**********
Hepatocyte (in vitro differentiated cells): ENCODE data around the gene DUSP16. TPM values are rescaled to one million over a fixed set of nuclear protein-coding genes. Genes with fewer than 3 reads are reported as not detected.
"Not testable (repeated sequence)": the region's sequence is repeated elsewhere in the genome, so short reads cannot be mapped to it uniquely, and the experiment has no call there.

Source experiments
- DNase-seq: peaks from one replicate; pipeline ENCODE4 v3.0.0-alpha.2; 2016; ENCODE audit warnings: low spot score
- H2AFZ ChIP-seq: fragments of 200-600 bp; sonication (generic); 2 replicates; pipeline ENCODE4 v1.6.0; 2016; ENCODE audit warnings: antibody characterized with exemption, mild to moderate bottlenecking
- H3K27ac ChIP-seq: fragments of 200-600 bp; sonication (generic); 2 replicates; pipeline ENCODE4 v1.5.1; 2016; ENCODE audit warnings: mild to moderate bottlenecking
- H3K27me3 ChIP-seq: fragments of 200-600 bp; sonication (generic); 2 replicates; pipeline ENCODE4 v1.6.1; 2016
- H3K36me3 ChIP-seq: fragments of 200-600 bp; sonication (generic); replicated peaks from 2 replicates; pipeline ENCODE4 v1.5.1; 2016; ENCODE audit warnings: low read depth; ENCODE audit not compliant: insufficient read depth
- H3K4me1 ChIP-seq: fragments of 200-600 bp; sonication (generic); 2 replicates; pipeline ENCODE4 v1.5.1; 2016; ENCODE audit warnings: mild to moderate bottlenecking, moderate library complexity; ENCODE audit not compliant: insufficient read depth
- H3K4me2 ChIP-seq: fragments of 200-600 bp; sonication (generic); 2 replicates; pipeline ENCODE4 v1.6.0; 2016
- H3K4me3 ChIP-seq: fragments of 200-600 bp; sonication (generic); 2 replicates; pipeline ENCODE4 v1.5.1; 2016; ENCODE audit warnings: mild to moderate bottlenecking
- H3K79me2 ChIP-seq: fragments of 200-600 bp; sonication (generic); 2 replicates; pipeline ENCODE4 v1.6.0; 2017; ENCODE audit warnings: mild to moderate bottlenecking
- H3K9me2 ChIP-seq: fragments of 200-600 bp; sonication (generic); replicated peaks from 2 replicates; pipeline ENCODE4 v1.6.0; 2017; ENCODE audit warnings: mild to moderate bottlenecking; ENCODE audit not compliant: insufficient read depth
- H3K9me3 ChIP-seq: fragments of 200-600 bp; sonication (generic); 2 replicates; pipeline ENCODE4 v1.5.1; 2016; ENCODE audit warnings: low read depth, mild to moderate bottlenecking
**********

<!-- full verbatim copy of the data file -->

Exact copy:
Hepatocyte (in vitro differentiated cells): ENCODE data around the gene DUSP16. TPM values are rescaled to one million over a fixed set of nuclear protein-coding genes. Genes with fewer than 3 reads are reported as not detected.
"Not testable (repeated sequence)": the region's sequence is repeated elsewhere in the genome, so short reads cannot be mapped to it uniquely, and the experiment has no call there.

Source experiments
- DNase-seq: peaks from one replicate; pipeline ENCODE4 v3.0.0-alpha.2; 2016; ENCODE audit warnings: low spot score
- H2AFZ ChIP-seq: fragments of 200-600 bp; sonication (generic); 2 replicates; pipeline ENCODE4 v1.6.0; 2016; ENCODE audit warnings: antibody characterized with exemption, mild to moderate bottlenecking
- H3K27ac ChIP-seq: fragments of 200-600 bp; sonication (generic); 2 replicates; pipeline ENCODE4 v1.5.1; 2016; ENCODE audit warnings: mild to moderate bottlenecking
- H3K27me3 ChIP-seq: fragments of 200-600 bp; sonication (generic); 2 replicates; pipeline ENCODE4 v1.6.1; 2016
- H3K36me3 ChIP-seq: fragments of 200-600 bp; sonication (generic); replicated peaks from 2 replicates; pipeline ENCODE4 v1.5.1; 2016; ENCODE audit warnings: low read depth; ENCODE audit not compliant: insufficient read depth
- H3K4me1 ChIP-seq: fragments of 200-600 bp; sonication (generic); 2 replicates; pipeline ENCODE4 v1.5.1; 2016; ENCODE audit warnings: mild to moderate bottlenecking, moderate library complexity; ENCODE audit not compliant: insufficient read depth
- H3K4me2 ChIP-seq: fragments of 200-600 bp; sonication (generic); 2 replicates; pipeline ENCODE4 v1.6.0; 2016
- H3K4me3 ChIP-seq: fragments of 200-600 bp; sonication (generic); 2 replicates; pipeline ENCODE4 v1.5.1; 2016; ENCODE audit warnings: mild to moderate bottlenecking
- H3K79me2 ChIP-seq: fragments of 200-600 bp; sonication (generic); 2 replicates; pipeline ENCODE4 v1.6.0; 2017; ENCODE audit warnings: mild to moderate bottlenecking
- H3K9me2 ChIP-seq: fragments of 200-600 bp; sonication (generic); replicated peaks from 2 replicates; pipeline ENCODE4 v1.6.0; 2017; ENCODE audit warnings: mild to moderate bottlenecking; ENCODE audit not compliant: insufficient read depth
- H3K9me3 ChIP-seq: fragments of 200-600 bp; sonication (generic); 2 replicates; pipeline ENCODE4 v1.5.1; 2016; ENCODE audit warnings: low read depth, mild to moderate bottlenecking